Riverdale School (P North) - 04/07/2014

Findings

How effectively is this school’s curriculum promoting student learning - engagement, progress and achievement?

The Riverdale School curriculum supports the vision for ‘empowering successful, inquiring learners’. Students participate confidently and positively in learning. Meaningful engagement with te ao Māori supports Māori learners and their families. Effective leadership and governance promote learning and progress. A reflective, improvement-focused culture is evident throughout the school.

ERO is likely to carry out the next review in four-to-five years.

1. Context

What are the important features of this school that have an impact on student learning?

Riverdale School in Palmerston North caters for Years 1 to 6 students. Of the roll of 356 students, 21% identify as Māori and 2% are Pacific.

Since the 2010 ERO review, leadership has been restructured and classes have been reorganised. Renaming areas of the school has occurred in consultation with Māori and the community. A separate class continues to support students with high or complex learning needs.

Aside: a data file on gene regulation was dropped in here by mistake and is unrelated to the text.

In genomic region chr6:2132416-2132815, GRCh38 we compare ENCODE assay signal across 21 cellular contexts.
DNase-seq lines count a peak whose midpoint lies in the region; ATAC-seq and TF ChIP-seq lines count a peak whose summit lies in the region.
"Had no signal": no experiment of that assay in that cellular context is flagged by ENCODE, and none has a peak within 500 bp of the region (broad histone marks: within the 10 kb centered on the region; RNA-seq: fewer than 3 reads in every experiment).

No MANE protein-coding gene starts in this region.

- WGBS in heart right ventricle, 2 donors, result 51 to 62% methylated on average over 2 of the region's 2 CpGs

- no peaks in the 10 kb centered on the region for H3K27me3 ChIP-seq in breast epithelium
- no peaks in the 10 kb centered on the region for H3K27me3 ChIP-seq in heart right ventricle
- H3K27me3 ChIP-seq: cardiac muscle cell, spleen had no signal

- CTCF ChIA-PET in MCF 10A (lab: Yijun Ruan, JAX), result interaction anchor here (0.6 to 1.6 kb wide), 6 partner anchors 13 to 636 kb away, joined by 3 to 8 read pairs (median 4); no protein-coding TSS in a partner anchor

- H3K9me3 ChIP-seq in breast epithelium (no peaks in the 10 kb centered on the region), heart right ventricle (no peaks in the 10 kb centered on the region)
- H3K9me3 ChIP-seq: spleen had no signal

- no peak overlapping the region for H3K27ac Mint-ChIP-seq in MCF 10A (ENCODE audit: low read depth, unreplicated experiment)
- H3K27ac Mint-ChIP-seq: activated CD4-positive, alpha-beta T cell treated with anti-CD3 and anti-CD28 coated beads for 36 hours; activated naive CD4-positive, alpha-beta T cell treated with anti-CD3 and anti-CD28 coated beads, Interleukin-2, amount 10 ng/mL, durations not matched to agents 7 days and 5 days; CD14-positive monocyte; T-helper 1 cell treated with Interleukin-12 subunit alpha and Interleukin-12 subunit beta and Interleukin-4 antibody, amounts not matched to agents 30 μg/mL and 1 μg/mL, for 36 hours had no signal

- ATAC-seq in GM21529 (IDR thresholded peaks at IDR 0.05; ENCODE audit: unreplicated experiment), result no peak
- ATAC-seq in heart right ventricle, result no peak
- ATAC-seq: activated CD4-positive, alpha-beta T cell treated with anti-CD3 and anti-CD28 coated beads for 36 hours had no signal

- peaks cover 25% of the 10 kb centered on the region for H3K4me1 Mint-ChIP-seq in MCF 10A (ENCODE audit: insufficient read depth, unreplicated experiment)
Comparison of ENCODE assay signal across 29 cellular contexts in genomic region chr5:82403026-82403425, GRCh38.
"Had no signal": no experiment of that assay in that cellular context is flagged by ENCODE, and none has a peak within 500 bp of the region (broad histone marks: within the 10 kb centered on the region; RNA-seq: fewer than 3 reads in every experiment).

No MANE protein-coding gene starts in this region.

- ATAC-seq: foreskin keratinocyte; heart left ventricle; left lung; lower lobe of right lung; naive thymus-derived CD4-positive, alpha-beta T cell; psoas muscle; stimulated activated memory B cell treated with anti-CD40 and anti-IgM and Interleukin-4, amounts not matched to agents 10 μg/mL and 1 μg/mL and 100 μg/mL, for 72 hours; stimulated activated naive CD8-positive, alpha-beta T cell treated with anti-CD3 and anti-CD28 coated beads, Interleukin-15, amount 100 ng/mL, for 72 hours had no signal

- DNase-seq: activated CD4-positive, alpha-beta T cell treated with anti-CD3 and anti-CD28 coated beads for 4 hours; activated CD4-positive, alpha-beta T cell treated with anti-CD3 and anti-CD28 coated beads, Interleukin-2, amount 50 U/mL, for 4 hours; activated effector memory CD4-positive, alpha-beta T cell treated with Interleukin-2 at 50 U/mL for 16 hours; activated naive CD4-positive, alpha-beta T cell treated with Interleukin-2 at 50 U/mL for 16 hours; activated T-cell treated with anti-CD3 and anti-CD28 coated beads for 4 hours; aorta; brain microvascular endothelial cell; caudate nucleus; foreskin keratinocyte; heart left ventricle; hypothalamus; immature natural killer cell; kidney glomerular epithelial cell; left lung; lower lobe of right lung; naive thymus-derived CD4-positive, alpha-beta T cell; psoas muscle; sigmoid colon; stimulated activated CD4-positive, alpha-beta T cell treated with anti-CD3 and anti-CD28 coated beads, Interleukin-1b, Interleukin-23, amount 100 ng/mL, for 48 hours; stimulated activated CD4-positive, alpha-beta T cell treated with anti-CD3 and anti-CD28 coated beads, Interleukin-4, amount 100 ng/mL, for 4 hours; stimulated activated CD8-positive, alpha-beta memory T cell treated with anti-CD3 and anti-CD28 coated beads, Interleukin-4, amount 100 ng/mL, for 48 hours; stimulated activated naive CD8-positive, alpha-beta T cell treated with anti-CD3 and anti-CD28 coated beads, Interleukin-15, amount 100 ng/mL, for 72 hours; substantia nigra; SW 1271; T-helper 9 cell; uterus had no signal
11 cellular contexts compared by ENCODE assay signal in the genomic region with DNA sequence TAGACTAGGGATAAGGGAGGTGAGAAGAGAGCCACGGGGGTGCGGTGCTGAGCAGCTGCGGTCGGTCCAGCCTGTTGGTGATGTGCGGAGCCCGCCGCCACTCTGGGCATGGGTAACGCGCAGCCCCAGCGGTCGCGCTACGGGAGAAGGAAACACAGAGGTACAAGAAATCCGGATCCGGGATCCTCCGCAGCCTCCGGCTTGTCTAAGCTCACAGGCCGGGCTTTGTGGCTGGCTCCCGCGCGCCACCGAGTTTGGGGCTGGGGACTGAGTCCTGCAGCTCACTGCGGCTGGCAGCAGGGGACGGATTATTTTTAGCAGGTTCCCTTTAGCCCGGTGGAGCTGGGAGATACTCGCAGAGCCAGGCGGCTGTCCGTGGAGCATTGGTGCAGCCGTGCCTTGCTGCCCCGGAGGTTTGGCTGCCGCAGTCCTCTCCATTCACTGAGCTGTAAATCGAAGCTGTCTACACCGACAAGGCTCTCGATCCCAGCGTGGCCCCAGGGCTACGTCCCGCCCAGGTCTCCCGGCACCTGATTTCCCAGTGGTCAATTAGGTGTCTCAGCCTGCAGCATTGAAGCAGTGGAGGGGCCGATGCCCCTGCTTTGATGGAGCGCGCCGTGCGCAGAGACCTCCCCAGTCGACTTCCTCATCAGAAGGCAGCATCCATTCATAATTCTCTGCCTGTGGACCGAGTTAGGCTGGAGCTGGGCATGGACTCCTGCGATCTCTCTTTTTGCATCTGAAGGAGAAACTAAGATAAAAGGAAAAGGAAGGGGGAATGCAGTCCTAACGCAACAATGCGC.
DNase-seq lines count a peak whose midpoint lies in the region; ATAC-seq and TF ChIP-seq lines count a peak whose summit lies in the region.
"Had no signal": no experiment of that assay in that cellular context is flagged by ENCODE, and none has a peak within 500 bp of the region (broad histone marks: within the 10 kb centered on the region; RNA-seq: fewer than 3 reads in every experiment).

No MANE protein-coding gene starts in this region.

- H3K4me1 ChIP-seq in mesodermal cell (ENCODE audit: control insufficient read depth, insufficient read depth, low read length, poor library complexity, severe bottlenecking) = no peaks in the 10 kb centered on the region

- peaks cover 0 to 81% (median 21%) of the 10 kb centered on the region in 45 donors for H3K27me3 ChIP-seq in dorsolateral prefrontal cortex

Professional learning and development supports the inquiry and development of the curriculum and its vision for self-directed learners. Partnerships with parents and the wider community are valued and promoted.

2. Learning

How well does this school use achievement information to make positive changes to learners’ engagement, progress and achievement?

The school uses student achievement information effectively to promote achievement and progress for learners. There are high expectations for all students to achieve well. Cohesive schoolwide practices support a sustained focus on learning and progress.

There are clear expectations and good support for teachers to gather, analyse and respond appropriately to assessment information. Teachers regularly monitor progress for all learners to set and review targets, and to collaboratively explore strategies to promote improved outcomes. They regularly review and report on students’ progress in relation to introduced strategies.

School leaders promote their vision of educational success for all. They work in a coordinated way to develop a schoolwide overview of achievement and promote accelerated progress for students. Good processes are in place for sharing useful and timely student achievement information with the board.